I worry about the future. I see all the increase in technology and it scares me. Many things that I feared when I had the idea for writing this book are already now being invented. I feel an urgency now to write this book and get it out there. So, here is the first chapter of my dystopian novel Cold Shades. There will be some spelling, punctuation, and other grammatical errors, seeing as I have not sent this into my editor yet, but I hope you find the story thought-provoking anyway. Note: I recommend this story for ages 18 and up due to some of the harsh adult subject matter.

Rebecca Brown, simply known as Becca, rarely left her home. There was no need to. All of the necessities of life were supplied right at her fingertips, her home providing her with everything she needed. Even her work could be done at home.  

               At the moment, Becca was typing on her computer screen, but not in the archaic manner with her fingers. Instead, the computer monitor, which was almost paper thin, and attached to the wall, was reading the words she was thinking from a chip imbedded in her brain. Fresh words scrolled across the screen, as fast as she could think them. If she made an error, needing to delete something, all she had to do was clench her fist and say, “delete.” In this case, she told the program to “delete the third paragraph.” She had been composing an email to an irate customer in too much anger, and the third paragraph had been particularly volatile. There would be much deleting ahead.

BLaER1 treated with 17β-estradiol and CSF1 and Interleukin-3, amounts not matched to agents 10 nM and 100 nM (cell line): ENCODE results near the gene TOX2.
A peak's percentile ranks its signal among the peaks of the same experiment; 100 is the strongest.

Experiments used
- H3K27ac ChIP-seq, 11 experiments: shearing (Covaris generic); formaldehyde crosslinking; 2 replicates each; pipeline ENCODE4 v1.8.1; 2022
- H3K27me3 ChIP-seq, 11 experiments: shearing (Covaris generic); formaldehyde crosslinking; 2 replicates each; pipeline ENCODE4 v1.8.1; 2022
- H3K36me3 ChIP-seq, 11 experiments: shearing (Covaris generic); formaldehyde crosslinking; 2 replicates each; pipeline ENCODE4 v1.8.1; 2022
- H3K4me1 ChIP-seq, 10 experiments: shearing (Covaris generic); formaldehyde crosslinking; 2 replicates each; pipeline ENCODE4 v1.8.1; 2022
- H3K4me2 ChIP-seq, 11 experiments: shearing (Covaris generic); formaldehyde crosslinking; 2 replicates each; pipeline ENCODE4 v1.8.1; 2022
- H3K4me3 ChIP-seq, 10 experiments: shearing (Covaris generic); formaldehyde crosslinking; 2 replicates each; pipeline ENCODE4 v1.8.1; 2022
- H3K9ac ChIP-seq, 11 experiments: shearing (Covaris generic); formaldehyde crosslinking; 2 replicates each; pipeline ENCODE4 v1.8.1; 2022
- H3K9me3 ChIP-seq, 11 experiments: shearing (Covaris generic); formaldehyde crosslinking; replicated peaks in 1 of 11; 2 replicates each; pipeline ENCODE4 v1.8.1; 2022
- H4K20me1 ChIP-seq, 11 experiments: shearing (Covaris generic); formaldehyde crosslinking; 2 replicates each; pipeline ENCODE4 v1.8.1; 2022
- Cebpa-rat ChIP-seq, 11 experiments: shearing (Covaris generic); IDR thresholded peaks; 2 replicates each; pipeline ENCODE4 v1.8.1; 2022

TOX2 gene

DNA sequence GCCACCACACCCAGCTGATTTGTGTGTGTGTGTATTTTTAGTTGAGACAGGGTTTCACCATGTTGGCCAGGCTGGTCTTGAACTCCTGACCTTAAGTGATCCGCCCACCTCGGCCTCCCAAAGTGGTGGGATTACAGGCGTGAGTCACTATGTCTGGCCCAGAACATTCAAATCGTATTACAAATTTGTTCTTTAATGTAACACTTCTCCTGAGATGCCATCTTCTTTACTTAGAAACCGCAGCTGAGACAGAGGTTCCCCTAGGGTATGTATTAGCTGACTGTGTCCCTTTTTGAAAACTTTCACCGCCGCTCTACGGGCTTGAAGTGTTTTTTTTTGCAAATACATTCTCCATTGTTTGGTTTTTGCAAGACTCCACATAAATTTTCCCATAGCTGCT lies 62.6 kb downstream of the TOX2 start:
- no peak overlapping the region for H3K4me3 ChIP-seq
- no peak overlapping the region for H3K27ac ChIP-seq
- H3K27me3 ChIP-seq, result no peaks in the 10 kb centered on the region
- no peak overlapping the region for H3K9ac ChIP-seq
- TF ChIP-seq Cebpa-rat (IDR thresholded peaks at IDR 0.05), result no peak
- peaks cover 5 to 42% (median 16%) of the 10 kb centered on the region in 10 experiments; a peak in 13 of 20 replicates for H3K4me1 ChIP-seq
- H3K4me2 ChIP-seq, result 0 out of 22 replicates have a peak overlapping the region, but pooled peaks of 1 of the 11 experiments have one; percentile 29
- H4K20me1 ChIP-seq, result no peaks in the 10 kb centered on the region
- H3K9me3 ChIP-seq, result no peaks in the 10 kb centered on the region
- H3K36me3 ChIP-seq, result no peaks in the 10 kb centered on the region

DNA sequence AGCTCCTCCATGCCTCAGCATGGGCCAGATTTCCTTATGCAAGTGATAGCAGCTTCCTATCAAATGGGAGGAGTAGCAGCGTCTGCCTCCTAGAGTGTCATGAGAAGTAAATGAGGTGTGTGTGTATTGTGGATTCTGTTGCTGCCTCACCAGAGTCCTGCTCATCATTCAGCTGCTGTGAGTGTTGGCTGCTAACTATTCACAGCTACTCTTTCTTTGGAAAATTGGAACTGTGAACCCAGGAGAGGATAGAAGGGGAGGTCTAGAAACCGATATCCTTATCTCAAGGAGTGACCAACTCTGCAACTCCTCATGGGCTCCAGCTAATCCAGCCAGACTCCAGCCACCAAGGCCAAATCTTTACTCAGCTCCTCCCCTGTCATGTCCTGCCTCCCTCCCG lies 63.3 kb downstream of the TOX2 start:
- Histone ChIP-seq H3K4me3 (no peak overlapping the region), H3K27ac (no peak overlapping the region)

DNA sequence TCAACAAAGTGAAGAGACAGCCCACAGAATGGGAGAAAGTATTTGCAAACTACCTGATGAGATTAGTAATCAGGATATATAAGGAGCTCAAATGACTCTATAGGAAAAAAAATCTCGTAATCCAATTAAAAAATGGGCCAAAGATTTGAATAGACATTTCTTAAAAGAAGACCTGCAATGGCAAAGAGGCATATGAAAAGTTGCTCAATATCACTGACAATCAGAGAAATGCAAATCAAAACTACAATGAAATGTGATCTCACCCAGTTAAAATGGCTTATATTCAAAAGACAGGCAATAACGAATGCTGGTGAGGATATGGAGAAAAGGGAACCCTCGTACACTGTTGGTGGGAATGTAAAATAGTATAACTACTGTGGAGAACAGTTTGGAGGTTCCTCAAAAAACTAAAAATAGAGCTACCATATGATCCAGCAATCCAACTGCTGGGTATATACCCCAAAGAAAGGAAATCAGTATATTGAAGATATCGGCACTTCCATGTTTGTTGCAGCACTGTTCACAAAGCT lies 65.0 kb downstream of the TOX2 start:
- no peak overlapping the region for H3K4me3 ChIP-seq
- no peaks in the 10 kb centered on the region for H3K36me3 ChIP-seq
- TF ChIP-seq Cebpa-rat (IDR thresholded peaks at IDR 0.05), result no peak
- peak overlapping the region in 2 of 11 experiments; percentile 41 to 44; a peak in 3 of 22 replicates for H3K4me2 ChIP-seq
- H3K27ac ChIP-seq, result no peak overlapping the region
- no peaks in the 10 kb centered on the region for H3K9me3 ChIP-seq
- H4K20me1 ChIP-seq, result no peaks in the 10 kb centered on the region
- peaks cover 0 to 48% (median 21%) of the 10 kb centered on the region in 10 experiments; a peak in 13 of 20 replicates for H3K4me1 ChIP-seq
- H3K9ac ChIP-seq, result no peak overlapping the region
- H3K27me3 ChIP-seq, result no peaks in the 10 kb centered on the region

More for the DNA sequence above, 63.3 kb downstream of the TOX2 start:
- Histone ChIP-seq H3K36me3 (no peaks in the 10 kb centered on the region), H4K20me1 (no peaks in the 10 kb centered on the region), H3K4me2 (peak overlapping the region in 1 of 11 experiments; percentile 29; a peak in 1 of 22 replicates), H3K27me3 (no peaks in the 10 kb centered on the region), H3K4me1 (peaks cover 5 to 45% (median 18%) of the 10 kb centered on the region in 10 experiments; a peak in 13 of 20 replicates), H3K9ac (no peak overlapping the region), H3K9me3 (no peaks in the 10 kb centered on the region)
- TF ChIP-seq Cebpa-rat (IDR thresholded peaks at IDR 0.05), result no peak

It was hard to work with idiots day in and day out, and that was putting it lightly. It was overwhelming.

               Her stomach grumbled, letting her know in no uncertain terms that it needed nourishment. A break was in order.

                “Restaurants,” Becca said, causing the computer to project a list of local eateries. “Chinese,” she continued, realizing she hadn’t had one of her favorite meals in a while; sweet and sour pork. The computer narrowed her choices solely to those catering in Chinese food. “Mrs. Yang’s” she said. Projecting straight out of the computer screen and right into her living room was a Chinese waitress, wearing a long red dress of silk, her black hair curled into a bun. Though only an illusion, the likeness of a real person was impeccable.